In this week’s spotlight, I wish to focus on a subject seldom discussed. If you’re an older member of our society, you probably never thought about blaming your parents for defective genes and you probably never considered demanding that your parents owed you everything because you never asked to be born. Many young people believe that the baby-boomers stole their future and ruined everything including the environment, and many adults argue that young people, Millennials, in particular, are Narcissists. These are but a few of the new demands made on us today. Why?
When my father had a stroke and my mother died of heart disease, it did not occur to me to blame them for passing on defective genes. That said, I recently heard a young person argue that they were not going to have children because they may have some defective genes like those that produce high cholesterol numbers.
I grew up knowing that I was on my own at age 18 and I actually left before then. My parents were not well-to-do, so it never occurred to me that they owed me a college education and all the perks that go with it such as food and housing. Indeed, when I turned twelve years old, my father took me aside and informed me that I was now old enough to pay room and board and buy my own schoolbooks and clothes. I took that as right-of-passage and I was honestly pleased about it. So, I got a job delivering newspapers and I bought and sold pigeons on the side to pay my way.
We have all heard those stories from our parents exaggerating how far they had to walk to school, and so forth. These stories set us all up, sooner or later, to be dismissed and ridiculed when we calibrate the old days with today. My own sons have often referred to my days as Jurassic Park times. So, when we ask questions, such as why young people today blame their parents for defective genes and the like, we’re likely to hear that the older generation was just not as informed as young people today. Is that true?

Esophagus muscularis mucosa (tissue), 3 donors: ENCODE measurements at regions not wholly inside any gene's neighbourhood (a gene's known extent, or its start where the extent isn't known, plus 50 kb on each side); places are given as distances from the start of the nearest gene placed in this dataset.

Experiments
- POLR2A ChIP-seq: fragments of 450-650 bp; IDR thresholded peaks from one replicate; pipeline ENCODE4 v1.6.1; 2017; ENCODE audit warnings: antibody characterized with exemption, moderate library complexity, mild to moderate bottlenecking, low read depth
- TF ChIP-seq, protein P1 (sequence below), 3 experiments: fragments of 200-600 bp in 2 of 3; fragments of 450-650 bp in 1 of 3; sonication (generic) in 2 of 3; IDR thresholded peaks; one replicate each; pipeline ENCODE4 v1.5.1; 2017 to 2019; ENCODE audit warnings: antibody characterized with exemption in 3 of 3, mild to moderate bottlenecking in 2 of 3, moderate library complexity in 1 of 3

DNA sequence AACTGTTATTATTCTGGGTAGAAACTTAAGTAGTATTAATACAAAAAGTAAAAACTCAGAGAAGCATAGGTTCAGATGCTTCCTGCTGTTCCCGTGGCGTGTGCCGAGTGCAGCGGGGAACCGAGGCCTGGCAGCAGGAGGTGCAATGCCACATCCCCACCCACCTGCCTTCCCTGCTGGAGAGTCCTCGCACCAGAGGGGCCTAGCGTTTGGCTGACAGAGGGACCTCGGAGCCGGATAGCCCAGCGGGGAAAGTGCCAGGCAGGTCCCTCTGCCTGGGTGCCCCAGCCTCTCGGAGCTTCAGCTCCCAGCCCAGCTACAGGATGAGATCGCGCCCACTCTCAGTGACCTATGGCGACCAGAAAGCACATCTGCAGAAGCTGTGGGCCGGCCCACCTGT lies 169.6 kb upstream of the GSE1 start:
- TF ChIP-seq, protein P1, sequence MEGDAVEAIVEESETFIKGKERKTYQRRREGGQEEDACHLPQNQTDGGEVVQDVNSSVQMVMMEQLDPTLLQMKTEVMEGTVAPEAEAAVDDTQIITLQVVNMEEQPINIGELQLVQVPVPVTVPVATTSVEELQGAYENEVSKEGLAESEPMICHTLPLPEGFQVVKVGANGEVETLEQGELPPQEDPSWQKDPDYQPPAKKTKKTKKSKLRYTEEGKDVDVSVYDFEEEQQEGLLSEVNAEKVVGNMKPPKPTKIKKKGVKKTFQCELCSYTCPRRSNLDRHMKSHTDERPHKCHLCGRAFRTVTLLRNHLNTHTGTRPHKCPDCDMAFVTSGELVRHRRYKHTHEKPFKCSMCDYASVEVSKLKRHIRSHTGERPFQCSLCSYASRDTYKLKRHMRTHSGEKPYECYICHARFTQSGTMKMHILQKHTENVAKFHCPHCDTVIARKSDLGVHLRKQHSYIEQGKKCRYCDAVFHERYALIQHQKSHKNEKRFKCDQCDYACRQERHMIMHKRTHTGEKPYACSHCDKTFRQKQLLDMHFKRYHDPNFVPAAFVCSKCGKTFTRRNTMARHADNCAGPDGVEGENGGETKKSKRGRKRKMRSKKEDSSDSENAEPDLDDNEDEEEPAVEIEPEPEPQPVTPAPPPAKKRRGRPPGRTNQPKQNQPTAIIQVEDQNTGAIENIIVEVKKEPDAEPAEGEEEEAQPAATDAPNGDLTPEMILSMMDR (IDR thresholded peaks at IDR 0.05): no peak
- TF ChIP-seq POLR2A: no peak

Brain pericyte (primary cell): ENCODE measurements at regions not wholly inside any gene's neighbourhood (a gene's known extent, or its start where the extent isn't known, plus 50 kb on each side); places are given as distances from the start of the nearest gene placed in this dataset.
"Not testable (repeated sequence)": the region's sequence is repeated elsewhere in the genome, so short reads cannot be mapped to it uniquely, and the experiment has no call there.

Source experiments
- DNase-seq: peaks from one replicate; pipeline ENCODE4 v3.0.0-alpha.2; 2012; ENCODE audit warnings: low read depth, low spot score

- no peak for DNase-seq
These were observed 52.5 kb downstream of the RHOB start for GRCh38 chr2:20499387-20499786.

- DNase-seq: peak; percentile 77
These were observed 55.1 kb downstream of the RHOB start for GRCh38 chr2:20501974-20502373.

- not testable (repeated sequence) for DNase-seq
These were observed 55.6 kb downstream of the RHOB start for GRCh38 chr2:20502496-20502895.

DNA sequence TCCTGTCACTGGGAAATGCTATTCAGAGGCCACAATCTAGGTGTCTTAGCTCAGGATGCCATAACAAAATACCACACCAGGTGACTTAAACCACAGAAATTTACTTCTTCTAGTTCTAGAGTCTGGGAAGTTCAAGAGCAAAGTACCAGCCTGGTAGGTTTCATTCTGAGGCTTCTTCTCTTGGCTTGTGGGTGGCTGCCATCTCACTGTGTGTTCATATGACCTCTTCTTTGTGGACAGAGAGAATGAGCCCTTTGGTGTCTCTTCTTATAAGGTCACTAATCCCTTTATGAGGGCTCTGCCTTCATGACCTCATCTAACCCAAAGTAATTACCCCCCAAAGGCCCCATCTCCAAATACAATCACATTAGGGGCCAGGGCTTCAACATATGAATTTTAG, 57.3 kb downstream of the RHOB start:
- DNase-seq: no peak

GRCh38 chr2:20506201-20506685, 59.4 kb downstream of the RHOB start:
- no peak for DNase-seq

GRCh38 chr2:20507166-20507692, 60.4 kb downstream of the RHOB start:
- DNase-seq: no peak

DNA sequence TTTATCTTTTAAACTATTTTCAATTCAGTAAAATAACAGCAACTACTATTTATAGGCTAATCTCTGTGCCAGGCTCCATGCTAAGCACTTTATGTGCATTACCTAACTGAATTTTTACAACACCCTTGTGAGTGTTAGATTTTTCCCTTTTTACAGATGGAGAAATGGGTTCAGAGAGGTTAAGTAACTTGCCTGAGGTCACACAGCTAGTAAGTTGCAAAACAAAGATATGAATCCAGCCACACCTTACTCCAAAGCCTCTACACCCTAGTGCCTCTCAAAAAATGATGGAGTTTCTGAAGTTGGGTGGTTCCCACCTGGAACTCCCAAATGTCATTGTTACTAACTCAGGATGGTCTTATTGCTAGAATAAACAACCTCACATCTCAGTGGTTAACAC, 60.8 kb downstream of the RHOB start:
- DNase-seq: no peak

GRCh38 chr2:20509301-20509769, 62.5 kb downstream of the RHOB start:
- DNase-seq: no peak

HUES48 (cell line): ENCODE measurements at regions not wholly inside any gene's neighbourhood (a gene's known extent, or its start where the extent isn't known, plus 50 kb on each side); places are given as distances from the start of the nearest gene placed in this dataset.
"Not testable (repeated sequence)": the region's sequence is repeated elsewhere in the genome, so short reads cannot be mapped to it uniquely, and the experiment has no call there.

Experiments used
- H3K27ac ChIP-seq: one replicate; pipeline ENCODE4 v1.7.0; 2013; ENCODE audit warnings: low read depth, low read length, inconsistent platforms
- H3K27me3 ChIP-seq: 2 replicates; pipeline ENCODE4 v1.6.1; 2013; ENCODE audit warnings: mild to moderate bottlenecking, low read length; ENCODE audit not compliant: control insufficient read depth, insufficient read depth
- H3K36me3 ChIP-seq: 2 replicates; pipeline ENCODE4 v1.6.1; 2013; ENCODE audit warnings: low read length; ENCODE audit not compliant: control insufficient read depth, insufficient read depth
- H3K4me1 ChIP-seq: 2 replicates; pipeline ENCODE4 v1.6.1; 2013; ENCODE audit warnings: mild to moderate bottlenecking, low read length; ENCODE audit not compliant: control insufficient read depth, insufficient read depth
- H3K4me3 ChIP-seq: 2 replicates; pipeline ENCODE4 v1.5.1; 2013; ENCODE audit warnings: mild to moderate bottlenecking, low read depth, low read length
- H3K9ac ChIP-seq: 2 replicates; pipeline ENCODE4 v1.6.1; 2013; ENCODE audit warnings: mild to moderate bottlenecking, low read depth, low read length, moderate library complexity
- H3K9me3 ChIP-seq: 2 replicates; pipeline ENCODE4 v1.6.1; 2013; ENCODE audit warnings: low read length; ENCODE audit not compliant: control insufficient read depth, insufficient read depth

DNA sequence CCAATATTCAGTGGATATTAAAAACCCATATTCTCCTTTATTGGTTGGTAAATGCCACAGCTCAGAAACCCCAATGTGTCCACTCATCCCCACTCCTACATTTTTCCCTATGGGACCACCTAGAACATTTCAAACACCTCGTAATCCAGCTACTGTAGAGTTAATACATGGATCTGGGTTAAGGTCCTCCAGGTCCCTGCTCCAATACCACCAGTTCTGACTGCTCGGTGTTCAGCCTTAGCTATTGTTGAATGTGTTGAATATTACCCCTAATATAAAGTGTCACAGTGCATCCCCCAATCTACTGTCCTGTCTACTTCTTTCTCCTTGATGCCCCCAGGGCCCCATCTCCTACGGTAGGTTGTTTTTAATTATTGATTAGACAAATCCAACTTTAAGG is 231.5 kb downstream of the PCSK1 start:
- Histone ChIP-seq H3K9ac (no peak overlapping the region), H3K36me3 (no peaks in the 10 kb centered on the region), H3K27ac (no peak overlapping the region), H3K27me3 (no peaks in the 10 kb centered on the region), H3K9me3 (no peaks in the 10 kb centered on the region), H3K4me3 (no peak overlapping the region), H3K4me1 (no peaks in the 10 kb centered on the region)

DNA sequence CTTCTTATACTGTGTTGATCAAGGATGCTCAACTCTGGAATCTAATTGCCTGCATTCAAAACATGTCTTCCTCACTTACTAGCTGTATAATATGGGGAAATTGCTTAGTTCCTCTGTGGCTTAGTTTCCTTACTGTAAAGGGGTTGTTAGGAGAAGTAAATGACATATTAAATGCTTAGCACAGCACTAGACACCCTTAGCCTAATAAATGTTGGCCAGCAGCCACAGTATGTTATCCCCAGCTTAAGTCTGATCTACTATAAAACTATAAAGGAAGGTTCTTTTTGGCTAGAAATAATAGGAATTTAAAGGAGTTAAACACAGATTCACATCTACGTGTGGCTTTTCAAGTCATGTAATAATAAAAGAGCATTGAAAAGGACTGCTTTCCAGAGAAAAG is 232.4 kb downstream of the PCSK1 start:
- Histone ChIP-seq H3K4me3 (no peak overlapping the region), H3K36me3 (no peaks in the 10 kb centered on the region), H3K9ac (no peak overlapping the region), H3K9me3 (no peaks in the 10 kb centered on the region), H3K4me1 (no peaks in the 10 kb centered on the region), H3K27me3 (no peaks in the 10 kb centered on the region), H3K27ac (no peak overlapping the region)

It is true that the genome had not been mapped but that does not mean that we were ignorant of genetically inherited characteristics (LOL). We were also sensitive to the environment and began putting emission standards and such in place. The fact is, my generation promoted women’s rights, protested racial inequities, sponsored improve social support such as Medicare, food stamps, and so forth. So why the disparity in our perspectives?
For what it’s worth, I think there is credit to be given to both sides of this discussion. Perhaps we raised our children in an effort to provide a better life than what we had experienced, and in that process we may have caved-in when we should not have, gifted our children with more than we should have, over-indulged them with praise in our attempts to help them feel good about themselves, and in other ways made it just too easy for them.
That said, in many ways we had it easier than they do. Many things including education were much more affordable for us, and the damage to the planet is undeniable despite any and all efforts we may have made. We took many things for granted and perhaps—just perhaps, we should have paid more attention to matters that would impact our children including their genetic inheritance. And I should add this: the avoidance of genetic matters is simply irresponsible.
As parents, we chose to have children. As such, we have the responsibility for all the ways we may have neglected the world they would inherit, as well as the quality of life that would be available to them.
I’m interested in what you think, so let me know. In the meantime, thank you for the read.